Winter arrived. Better to stay off the Wyoming roads and practice tai chi in your living room. Better to finally finish Look Homeward Angel because you know you never truly gave it the attention it deserves. Write a poem, make a list of enemies. There's nothing to do and too much to do at the same time.
The pheasants keep coming. Likely these are birds raised by the game and fish. The wild birds have left the public walk-in areas weeks ago. I have this agreement with the Wyoming Game and Fish:you keep releasing birds and I'll keep making coq au vin. Wild pheasants are about as common here as useful politicians. But I applaud the Game and Fish's efforts to stock the landscape with pheasants. I'd rather see the skies darkened with prairie chickens, but I hear I'm 100 years too late. Still, even a state sponsored pheasant is a remarkable bird. Just this week, while walking along with The Rodfather, talking about wild bird stock as opposed to the stuff people buy in the cans, a likely penned-raised bird burst from beneath my feet. Henry leaped in the air like a fox, snapping his jaws at the bird's wake. I was so shook up by the flush that I missed the bird bigly. Very bigly. SAD! This bird flew off the public lands and onto the private property ringed with no trespassing signs. He's wild now. Or at least until the red fox finds him. .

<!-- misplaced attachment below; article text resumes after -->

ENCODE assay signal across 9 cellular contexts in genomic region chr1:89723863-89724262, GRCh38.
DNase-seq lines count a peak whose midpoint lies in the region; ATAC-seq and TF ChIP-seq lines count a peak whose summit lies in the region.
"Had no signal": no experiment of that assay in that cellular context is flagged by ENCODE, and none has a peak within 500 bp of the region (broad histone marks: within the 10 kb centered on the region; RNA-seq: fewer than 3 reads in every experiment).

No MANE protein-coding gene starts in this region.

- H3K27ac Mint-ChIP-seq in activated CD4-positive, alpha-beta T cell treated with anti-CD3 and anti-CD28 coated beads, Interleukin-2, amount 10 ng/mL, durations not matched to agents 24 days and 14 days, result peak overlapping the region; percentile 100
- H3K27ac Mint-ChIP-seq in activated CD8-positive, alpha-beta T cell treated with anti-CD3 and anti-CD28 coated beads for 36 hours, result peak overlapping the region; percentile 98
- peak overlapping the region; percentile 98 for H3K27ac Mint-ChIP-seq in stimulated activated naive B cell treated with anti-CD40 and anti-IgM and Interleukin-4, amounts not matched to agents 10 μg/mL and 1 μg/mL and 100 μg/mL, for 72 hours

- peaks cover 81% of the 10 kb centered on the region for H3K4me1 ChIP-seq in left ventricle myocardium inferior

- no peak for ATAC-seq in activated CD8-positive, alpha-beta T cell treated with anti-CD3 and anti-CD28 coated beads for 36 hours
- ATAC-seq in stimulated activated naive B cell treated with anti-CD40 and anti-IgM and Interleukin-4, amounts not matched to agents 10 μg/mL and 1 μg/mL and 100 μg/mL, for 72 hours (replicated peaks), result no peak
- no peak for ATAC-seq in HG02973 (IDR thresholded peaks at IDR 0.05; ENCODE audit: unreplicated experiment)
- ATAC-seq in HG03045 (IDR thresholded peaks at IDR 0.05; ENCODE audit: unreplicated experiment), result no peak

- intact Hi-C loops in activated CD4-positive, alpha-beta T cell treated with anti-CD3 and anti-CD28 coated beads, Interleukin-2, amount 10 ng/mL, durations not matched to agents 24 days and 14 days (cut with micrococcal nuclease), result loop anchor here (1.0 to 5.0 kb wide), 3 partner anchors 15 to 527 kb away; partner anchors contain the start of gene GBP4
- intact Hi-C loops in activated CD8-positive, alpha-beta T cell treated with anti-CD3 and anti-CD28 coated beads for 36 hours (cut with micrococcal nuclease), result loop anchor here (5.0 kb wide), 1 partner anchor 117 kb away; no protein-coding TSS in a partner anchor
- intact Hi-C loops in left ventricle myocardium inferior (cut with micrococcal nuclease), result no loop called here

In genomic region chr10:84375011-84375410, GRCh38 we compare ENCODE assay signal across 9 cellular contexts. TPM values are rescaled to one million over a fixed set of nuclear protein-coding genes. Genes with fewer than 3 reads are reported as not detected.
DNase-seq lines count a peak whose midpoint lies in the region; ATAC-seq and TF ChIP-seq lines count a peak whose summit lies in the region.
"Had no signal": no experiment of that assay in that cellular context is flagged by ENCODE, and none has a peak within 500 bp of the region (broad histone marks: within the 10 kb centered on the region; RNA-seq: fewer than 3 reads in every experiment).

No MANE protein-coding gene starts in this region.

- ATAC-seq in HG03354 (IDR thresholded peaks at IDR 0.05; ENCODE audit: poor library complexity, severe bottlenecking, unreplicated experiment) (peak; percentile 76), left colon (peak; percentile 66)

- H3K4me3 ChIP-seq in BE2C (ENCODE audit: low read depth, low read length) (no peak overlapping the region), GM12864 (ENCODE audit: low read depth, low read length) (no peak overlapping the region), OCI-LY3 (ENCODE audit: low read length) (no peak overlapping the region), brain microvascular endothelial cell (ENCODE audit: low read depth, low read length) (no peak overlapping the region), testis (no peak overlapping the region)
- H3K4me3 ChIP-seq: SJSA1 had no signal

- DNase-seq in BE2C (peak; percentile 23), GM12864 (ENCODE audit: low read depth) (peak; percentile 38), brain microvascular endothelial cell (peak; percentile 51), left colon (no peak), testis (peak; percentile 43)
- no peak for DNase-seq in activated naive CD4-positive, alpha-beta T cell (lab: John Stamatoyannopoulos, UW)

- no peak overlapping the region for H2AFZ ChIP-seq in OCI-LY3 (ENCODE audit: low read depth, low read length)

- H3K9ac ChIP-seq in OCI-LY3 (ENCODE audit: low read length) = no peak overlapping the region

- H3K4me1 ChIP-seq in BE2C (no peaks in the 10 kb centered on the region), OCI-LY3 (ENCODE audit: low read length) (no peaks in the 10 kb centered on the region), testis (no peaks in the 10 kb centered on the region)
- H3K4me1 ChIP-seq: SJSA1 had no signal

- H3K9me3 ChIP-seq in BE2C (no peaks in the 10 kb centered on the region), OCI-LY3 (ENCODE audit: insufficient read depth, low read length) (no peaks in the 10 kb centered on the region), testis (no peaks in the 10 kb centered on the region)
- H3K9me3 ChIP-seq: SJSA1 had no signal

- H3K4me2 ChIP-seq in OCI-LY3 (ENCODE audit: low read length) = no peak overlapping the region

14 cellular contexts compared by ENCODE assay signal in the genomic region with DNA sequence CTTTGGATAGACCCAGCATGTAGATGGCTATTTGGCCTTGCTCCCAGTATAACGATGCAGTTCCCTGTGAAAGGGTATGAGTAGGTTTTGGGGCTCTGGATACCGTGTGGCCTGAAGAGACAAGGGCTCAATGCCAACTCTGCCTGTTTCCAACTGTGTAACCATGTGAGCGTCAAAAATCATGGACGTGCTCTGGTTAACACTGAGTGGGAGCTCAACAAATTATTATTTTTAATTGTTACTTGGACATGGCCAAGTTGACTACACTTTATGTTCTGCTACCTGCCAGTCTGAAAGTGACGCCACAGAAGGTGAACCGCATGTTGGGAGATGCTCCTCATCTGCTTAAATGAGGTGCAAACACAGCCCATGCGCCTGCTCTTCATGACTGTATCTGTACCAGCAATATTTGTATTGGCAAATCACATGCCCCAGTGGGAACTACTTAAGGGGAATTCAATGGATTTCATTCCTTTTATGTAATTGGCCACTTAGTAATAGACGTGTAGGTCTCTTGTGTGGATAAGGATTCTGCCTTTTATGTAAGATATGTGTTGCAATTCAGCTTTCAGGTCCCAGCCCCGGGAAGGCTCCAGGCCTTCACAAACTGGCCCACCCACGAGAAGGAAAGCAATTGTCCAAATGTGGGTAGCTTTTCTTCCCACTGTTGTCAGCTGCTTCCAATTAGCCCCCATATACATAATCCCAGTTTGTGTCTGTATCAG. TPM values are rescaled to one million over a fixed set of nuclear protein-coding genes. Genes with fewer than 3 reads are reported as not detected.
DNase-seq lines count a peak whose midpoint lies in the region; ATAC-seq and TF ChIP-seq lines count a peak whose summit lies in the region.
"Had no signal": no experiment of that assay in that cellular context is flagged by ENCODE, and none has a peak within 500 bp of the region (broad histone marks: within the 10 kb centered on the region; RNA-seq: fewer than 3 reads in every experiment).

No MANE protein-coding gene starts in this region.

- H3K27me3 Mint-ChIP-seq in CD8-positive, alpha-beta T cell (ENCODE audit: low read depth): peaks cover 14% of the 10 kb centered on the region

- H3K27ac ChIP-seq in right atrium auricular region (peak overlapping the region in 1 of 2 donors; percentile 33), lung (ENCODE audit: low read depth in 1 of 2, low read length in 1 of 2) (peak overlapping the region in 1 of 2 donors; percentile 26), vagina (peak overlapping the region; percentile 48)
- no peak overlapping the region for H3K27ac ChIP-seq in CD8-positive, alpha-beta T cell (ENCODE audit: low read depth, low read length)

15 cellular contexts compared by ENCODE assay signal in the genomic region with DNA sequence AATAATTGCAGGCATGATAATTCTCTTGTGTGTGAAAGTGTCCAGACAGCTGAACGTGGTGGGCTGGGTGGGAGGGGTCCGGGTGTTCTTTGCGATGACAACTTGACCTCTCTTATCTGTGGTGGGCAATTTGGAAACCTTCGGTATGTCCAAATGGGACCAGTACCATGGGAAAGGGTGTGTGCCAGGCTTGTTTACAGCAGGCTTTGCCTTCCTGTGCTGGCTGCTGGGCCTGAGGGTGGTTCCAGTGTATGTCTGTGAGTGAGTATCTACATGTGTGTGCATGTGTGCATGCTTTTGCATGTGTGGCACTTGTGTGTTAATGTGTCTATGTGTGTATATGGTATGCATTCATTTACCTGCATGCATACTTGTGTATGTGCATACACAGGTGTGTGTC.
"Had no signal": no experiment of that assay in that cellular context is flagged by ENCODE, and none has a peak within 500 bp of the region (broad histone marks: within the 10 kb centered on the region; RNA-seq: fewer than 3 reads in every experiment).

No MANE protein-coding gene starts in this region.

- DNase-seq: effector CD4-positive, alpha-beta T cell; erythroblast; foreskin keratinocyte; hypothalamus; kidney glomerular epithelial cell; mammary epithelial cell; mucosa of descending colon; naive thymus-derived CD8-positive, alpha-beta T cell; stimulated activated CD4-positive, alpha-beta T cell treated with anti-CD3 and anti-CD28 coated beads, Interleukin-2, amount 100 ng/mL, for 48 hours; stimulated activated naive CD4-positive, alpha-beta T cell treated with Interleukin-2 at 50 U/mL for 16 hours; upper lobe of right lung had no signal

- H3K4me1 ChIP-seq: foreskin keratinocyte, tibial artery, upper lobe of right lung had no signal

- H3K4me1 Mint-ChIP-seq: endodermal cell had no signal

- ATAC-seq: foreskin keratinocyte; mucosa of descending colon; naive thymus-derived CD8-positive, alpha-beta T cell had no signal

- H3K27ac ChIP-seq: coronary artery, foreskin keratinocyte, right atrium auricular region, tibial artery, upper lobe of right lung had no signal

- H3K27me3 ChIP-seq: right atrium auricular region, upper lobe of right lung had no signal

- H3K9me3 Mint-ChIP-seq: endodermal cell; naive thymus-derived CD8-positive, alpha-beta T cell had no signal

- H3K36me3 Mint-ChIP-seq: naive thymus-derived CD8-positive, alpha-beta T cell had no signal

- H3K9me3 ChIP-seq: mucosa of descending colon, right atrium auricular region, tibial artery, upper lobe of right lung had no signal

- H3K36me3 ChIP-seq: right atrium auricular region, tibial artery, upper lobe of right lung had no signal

I have a new essay, "Hanging with My Chums", in the fall issue of the Backcountry Journal. They are a non-profit that promotes public lands and tries to keep creeps from selling it to loggers. You can read my piece here.
I turned 50 this week with an Italian over-and-under in my hands, my dogs spreading out in the sage and native grasses. The little postage stamp plots of state land and BLM acres that might or might not hold wild coveys of sharp tail grouse have saved the season. As it goes with bird hunting, I was stooped over, removing a cactus thorn from Rocket's foot when the covey exploded. They set their wings and sailed into the next draw. But when I went there they were nowhere to be found. Just a big mule deer buck and his seven does. An excellent birthday.